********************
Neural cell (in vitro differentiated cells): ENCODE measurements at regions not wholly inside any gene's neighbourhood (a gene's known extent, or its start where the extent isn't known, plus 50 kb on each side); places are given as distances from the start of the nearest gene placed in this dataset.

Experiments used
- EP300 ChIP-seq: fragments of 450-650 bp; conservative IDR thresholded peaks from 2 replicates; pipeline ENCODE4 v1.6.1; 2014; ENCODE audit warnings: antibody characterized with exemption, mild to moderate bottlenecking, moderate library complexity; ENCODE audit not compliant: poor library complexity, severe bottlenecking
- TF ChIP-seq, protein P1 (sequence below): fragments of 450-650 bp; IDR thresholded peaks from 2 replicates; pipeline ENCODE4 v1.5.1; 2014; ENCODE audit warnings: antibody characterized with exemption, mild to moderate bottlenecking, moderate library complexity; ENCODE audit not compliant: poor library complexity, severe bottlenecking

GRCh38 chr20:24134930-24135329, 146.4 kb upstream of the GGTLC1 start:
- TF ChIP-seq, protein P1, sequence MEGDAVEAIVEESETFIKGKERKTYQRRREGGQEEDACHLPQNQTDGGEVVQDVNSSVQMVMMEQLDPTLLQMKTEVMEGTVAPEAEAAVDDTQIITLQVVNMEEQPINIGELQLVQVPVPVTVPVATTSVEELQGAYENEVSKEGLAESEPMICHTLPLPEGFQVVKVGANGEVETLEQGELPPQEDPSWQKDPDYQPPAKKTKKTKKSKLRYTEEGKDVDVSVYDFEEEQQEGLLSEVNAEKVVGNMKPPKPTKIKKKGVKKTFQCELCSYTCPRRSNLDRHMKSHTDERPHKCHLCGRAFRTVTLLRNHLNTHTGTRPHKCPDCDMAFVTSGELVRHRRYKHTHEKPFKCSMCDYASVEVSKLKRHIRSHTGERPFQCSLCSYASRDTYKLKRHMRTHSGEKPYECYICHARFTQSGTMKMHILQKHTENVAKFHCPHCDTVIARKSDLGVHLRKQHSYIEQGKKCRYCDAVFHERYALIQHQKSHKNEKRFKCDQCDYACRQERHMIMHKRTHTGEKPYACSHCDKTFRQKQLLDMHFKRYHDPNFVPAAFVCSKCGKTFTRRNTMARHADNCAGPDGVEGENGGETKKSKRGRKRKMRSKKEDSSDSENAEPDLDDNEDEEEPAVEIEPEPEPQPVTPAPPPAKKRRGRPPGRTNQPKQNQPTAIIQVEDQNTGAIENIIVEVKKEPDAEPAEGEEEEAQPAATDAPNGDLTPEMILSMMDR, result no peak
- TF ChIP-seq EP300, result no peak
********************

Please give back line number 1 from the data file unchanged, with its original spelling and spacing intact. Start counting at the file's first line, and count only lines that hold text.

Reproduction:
Neural cell (in vitro differentiated cells): ENCODE measurements at regions not wholly inside any gene's neighbourhood (a gene's known extent, or its start where the extent isn't known, plus 50 kb on each side); places are given as distances from the start of the nearest gene placed in this dataset.